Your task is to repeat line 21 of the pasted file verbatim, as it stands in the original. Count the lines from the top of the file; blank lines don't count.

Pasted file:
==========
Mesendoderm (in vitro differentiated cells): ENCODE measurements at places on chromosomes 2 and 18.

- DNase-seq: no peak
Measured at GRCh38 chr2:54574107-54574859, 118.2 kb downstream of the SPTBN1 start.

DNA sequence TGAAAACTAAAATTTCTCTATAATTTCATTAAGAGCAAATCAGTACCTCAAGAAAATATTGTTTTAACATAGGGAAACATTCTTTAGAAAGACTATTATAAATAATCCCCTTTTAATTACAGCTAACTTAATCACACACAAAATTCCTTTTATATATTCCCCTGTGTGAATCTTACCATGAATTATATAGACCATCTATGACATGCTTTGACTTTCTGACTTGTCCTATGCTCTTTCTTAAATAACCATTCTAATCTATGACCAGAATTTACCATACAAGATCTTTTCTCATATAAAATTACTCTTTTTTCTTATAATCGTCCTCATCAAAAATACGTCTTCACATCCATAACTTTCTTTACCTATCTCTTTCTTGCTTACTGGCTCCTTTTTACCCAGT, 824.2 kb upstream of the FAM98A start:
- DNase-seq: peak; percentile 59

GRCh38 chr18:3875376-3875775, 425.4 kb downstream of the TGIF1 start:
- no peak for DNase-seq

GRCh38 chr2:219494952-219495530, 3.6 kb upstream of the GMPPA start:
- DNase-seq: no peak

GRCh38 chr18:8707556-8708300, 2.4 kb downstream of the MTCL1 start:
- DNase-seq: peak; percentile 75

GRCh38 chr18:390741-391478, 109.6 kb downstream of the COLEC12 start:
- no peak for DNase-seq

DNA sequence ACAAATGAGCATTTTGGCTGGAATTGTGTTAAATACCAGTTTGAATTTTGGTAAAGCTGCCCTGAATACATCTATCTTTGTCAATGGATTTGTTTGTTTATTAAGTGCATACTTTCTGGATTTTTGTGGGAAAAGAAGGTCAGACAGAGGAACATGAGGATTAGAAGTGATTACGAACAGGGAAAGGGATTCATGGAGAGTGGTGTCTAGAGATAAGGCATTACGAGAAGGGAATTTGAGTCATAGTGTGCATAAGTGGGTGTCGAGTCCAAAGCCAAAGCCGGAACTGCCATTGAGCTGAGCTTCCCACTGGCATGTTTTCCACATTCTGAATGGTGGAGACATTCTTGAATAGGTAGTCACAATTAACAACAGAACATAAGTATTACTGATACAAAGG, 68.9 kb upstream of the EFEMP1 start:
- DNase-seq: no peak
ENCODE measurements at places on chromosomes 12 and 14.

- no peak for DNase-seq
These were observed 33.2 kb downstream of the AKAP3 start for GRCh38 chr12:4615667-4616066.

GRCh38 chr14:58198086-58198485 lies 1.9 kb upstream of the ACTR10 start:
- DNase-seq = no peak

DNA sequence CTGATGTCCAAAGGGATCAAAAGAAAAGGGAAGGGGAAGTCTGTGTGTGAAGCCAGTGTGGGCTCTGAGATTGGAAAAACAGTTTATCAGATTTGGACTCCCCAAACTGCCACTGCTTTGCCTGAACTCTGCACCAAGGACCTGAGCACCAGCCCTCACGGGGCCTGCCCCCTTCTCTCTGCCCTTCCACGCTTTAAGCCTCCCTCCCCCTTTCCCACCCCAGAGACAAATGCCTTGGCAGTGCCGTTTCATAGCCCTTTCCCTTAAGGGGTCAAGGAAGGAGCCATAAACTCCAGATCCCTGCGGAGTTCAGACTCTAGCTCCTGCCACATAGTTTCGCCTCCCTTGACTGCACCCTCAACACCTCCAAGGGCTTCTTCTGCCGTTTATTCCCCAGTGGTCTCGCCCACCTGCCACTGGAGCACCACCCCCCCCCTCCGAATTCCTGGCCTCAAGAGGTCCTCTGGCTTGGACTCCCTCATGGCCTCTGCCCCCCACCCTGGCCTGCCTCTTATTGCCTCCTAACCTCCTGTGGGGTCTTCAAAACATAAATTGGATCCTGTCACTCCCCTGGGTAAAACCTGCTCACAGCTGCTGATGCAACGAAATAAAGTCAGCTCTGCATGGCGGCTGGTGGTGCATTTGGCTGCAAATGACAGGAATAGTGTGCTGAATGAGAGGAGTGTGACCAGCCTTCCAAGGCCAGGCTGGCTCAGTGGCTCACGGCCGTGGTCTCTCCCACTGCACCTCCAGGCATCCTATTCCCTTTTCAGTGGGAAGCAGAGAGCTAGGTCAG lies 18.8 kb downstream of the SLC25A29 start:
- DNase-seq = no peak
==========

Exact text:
DNA sequence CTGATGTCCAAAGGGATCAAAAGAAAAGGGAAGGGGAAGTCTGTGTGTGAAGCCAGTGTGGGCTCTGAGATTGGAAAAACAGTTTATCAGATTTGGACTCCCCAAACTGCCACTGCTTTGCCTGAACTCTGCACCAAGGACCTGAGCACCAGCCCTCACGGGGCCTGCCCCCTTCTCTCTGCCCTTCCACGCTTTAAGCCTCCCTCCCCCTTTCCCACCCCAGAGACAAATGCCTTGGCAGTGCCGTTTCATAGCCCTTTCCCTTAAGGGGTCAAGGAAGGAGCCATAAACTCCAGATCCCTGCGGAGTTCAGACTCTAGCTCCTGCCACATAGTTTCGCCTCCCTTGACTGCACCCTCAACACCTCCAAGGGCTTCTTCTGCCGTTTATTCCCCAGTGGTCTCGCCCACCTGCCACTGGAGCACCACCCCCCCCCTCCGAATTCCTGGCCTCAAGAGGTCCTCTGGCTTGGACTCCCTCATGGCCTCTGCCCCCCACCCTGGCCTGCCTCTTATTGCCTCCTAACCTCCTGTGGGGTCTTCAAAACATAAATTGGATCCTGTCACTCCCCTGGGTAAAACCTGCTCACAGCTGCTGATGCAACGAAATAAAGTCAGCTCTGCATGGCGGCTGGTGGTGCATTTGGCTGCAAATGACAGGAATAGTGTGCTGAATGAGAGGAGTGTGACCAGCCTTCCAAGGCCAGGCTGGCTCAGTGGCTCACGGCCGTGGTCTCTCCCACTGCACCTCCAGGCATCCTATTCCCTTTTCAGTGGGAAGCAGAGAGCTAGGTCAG lies 18.8 kb downstream of the SLC25A29 start: